Latest stories from i100
Have you tried new the Independent Digital Edition apps?

Bleacher Report

Daily Quiz
Independent Dating
and  

By clicking 'Search' you
are agreeing to our
Terms of Use.

Career Services

Day In a Page

Ukraine crisis: The phoney war is over as Russian troops and armour pour across the border

The phoney war is over

Russian troops and armour pour into Ukraine
Potatoes could be off the menu as crop pests threaten UK

Potatoes could be off the menu as crop pests threaten UK

The world’s entire food system is under attack - and Britain is most at risk, according to a new study
Gangnam smile: why the Chinese are flocking to South Korea to buy a new face

Gangnam smile: why the Chinese are flocking to South Korea to buy a new face

Seoul's plastic surgery industry is booming thanks to the popularity of the K-Pop look
From Mozart to Orson Welles: Creative geniuses who peaked too soon

Creative geniuses who peaked too soon

After the death of Sandy Wilson, 90, who wrote his only hit musical in his twenties, John Walsh wonders what it's like to peak too soon and go on to live a life more ordinary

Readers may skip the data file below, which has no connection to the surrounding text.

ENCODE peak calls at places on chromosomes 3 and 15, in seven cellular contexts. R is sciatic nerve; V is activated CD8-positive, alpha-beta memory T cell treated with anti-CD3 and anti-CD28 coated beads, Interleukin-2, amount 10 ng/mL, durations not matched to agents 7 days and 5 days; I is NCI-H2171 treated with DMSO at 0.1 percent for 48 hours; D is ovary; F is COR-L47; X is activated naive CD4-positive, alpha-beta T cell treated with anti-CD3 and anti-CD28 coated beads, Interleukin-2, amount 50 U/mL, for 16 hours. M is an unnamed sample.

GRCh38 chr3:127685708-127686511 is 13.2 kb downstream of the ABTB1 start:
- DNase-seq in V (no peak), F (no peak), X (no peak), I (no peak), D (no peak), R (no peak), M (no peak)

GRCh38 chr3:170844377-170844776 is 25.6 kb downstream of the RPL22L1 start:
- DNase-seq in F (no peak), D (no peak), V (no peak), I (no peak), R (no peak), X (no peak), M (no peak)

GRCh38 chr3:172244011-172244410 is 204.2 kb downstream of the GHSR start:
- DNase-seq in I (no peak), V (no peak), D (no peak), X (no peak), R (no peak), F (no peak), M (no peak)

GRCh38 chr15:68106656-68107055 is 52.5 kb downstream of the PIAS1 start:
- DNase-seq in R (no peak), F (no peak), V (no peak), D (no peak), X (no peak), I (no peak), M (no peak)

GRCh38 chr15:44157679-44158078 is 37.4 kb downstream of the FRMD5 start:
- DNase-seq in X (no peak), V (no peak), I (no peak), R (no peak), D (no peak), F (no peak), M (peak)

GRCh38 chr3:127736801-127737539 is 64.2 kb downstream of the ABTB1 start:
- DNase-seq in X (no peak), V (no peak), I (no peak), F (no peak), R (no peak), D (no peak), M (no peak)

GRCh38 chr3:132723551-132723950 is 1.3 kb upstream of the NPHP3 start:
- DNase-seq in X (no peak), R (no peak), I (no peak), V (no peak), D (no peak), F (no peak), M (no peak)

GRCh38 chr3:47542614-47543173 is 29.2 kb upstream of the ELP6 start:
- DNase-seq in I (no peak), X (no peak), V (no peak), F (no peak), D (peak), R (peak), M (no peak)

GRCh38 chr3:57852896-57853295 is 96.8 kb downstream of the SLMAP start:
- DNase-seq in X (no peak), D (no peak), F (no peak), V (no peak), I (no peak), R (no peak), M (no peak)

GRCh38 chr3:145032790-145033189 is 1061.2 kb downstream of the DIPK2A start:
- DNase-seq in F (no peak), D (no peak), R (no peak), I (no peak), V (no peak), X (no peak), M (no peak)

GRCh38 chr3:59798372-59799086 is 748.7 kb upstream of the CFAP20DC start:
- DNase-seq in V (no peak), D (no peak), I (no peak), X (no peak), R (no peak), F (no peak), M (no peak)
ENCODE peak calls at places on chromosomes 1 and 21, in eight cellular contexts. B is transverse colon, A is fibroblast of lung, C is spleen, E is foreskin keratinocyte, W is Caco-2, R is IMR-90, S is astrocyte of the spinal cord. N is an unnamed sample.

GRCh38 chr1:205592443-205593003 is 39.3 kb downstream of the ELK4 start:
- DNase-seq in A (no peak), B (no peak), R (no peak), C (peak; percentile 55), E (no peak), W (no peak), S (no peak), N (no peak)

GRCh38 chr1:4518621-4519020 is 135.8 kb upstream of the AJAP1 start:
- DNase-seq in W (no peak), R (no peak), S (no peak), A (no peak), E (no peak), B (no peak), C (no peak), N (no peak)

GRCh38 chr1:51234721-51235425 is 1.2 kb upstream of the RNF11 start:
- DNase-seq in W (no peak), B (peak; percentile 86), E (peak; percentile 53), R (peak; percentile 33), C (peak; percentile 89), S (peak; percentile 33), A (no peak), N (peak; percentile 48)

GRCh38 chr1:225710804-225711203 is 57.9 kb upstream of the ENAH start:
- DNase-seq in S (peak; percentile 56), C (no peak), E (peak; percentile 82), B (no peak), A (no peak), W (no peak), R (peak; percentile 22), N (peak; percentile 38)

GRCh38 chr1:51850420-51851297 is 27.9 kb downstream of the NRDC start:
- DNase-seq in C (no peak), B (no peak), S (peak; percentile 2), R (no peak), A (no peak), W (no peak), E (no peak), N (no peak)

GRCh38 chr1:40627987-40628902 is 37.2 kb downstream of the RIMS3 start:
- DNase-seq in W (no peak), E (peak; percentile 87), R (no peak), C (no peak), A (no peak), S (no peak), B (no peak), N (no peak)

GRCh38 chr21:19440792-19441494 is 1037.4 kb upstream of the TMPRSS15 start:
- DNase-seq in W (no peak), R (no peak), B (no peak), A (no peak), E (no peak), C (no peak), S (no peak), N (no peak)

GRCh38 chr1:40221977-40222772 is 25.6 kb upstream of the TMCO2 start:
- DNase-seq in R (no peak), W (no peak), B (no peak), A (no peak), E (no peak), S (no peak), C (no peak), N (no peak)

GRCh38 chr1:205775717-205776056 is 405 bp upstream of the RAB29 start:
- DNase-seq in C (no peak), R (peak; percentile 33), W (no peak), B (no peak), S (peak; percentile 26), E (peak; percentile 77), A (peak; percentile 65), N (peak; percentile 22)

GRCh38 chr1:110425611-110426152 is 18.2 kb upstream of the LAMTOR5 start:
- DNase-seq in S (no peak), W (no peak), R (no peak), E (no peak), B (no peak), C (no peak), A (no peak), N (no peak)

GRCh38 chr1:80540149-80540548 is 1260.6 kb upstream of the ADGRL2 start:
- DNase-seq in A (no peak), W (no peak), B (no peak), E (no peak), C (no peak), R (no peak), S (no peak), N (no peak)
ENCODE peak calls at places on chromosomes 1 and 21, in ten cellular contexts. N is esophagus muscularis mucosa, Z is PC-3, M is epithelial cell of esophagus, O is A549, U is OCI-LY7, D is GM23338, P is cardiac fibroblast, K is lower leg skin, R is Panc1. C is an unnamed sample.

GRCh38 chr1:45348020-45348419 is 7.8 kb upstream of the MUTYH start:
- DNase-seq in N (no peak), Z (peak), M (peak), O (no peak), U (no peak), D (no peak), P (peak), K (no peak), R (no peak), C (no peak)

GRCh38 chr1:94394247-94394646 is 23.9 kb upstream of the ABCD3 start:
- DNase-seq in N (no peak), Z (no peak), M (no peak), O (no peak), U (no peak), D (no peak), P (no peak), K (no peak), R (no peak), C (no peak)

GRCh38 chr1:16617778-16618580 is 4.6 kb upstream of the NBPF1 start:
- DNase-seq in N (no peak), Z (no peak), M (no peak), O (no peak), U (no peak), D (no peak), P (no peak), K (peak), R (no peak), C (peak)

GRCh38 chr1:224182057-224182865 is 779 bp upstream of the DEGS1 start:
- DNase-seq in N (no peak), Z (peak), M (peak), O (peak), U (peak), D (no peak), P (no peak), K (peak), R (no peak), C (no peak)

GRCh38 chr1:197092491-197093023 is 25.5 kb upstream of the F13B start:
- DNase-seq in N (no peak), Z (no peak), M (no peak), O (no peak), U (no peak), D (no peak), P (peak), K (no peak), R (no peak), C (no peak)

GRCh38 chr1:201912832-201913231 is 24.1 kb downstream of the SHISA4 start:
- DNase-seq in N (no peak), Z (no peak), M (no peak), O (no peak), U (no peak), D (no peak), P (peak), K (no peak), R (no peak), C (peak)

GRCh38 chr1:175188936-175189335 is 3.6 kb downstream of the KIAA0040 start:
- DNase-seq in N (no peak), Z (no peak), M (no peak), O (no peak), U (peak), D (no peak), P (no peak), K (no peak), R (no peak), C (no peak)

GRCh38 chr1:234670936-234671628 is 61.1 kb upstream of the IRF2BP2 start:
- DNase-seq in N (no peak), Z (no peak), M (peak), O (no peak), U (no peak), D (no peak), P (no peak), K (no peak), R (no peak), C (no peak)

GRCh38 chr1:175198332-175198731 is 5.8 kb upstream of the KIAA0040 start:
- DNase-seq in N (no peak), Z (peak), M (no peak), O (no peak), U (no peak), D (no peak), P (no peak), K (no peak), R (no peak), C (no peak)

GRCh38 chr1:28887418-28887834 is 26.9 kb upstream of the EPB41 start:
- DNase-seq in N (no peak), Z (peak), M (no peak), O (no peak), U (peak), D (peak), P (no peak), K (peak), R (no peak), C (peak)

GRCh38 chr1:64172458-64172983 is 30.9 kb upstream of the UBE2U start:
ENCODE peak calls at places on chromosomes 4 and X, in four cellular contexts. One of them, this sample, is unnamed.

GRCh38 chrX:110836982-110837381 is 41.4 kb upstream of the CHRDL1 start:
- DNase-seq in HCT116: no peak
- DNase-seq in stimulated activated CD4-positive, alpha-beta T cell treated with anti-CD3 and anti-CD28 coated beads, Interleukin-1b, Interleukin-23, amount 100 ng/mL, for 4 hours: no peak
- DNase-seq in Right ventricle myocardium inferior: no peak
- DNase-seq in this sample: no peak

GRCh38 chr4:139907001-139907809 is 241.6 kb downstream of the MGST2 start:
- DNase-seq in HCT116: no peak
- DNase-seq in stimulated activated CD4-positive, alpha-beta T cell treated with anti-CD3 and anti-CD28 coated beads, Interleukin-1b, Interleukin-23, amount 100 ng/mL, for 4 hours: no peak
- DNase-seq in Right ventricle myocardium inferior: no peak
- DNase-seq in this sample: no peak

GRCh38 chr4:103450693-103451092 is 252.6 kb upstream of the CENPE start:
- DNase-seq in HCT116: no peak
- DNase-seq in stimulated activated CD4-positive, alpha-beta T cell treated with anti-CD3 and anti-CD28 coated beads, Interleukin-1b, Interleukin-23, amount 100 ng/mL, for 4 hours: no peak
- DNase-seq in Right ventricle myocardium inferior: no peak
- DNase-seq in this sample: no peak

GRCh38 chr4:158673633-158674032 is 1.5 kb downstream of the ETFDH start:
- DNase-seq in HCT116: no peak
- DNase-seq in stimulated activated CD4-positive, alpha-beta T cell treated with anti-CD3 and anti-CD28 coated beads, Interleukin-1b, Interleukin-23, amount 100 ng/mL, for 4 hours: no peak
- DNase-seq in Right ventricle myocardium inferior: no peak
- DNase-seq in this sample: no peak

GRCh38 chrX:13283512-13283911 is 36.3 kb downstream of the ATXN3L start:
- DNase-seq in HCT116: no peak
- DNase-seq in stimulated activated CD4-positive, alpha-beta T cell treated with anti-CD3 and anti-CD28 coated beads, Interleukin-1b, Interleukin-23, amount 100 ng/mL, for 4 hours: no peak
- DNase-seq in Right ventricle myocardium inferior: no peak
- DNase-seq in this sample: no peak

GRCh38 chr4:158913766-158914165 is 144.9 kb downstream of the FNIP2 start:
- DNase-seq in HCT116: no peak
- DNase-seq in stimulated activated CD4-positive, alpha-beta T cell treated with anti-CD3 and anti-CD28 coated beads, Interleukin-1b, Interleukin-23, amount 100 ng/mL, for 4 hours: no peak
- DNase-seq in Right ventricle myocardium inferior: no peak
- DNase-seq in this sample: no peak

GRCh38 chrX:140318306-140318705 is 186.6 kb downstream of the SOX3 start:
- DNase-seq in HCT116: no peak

Caught in the crossfire of a cyber Cold War

Caught in the crossfire of a cyber Cold War

Fears are mounting that Vladimir Putin has instructed hackers to target banks like JP Morgan
Salomé's feminine wiles have inspired writers, painters and musicians for 2,000 years

Salomé: A head for seduction

Salomé's feminine wiles have inspired writers, painters and musicians for 2,000 years. Now audiences can meet the Biblical femme fatale in two new stage and screen projects
From Bram Stoker to Stanley Kubrick, the British Library's latest exhibition celebrates all things Gothic

British Library celebrates all things Gothic

Forthcoming exhibition Terror and Wonder: The Gothic Imagination will be the UK's largest ever celebration of Gothic literature